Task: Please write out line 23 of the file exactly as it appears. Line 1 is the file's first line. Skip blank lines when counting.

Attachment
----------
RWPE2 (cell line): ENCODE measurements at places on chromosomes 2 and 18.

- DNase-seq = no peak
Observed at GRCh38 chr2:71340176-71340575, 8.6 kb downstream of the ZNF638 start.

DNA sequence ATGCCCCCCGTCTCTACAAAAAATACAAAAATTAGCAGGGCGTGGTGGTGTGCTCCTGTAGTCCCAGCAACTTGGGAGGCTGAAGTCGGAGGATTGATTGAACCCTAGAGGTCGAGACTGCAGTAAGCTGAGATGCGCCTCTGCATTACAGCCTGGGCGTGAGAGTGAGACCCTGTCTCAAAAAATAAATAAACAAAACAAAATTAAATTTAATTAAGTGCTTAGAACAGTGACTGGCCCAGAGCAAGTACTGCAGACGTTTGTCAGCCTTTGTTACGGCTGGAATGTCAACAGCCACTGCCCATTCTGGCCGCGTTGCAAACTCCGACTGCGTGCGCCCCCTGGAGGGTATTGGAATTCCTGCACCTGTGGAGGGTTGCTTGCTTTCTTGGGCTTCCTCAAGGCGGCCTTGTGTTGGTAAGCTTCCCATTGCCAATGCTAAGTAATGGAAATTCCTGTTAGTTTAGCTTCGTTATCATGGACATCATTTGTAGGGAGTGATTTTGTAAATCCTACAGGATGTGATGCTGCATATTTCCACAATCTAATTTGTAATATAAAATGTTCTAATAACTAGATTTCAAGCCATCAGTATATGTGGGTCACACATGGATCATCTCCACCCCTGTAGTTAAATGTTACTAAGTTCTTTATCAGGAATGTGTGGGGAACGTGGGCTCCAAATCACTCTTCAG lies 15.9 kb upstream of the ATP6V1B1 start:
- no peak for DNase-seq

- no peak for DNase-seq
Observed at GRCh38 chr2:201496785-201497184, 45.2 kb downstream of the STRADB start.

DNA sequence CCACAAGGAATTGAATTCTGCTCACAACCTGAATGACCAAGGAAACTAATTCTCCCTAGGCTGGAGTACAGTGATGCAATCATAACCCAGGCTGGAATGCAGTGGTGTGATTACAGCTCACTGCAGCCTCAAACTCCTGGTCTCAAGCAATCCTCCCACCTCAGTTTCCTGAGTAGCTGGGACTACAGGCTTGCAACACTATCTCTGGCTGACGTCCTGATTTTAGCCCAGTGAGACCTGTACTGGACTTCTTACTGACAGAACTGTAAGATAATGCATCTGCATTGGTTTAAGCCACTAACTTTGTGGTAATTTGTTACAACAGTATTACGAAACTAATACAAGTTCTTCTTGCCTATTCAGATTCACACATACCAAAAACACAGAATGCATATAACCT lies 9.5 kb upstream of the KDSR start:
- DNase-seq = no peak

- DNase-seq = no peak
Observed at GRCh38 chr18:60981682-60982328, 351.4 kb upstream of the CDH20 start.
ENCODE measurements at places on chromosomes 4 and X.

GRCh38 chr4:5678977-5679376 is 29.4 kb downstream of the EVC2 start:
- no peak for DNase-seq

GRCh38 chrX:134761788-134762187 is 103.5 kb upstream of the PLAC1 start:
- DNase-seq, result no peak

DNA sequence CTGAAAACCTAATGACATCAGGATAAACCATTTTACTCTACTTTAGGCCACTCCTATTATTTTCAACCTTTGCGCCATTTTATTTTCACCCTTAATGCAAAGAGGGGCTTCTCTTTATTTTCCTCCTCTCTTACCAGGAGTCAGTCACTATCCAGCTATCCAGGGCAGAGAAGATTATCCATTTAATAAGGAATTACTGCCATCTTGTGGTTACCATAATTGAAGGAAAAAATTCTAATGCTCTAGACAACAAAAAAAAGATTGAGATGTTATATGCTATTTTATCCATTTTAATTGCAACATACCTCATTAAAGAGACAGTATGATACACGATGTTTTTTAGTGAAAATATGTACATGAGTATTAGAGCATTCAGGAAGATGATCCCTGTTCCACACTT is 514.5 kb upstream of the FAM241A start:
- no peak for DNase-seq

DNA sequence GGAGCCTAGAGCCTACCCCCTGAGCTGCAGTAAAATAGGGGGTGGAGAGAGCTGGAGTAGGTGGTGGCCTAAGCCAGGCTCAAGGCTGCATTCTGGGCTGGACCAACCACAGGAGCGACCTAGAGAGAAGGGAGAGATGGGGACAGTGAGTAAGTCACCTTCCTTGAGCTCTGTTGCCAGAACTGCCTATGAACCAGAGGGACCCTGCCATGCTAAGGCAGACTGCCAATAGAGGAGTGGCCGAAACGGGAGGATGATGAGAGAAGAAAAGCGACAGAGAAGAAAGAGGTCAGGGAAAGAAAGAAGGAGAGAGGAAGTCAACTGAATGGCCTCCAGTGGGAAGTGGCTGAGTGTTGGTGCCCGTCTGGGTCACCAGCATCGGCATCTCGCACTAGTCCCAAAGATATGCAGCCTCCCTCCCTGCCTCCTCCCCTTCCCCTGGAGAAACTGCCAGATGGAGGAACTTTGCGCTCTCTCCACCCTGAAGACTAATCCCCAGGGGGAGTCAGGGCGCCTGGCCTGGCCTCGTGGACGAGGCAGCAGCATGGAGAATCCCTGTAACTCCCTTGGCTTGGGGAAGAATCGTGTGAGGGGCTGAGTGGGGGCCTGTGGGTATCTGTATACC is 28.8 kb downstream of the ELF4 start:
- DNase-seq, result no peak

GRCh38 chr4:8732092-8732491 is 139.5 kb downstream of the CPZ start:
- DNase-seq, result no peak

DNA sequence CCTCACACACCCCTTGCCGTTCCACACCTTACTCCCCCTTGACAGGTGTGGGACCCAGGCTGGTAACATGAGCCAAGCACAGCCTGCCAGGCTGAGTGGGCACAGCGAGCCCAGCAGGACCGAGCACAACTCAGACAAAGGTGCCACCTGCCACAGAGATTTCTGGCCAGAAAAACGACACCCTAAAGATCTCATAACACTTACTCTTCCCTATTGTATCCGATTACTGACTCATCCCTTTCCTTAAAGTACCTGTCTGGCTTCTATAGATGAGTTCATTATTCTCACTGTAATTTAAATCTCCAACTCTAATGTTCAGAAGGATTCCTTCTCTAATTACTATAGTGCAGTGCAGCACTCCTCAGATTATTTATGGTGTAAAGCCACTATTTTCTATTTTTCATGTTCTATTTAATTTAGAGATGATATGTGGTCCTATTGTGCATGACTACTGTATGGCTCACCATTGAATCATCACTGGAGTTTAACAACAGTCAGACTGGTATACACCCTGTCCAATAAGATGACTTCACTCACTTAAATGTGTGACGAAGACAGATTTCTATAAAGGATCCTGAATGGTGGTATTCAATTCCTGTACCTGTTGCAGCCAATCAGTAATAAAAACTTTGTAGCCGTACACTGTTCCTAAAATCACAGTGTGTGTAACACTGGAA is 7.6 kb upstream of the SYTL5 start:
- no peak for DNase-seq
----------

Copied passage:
DNA sequence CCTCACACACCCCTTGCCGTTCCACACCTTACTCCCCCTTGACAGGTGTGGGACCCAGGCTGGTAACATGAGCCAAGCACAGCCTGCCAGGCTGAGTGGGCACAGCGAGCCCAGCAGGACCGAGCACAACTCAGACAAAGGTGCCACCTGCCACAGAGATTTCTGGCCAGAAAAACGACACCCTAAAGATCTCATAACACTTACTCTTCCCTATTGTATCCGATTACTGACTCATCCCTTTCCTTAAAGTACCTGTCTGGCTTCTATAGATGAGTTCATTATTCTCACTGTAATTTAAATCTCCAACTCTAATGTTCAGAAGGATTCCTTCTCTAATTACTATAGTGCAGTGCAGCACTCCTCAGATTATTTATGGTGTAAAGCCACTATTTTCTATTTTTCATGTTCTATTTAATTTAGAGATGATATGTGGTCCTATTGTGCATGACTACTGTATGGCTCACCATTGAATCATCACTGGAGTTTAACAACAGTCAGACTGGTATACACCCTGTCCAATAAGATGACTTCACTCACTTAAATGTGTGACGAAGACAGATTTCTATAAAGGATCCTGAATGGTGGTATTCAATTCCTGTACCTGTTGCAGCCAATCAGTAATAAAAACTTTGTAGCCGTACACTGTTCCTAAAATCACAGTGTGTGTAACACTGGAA is 7.6 kb upstream of the SYTL5 start: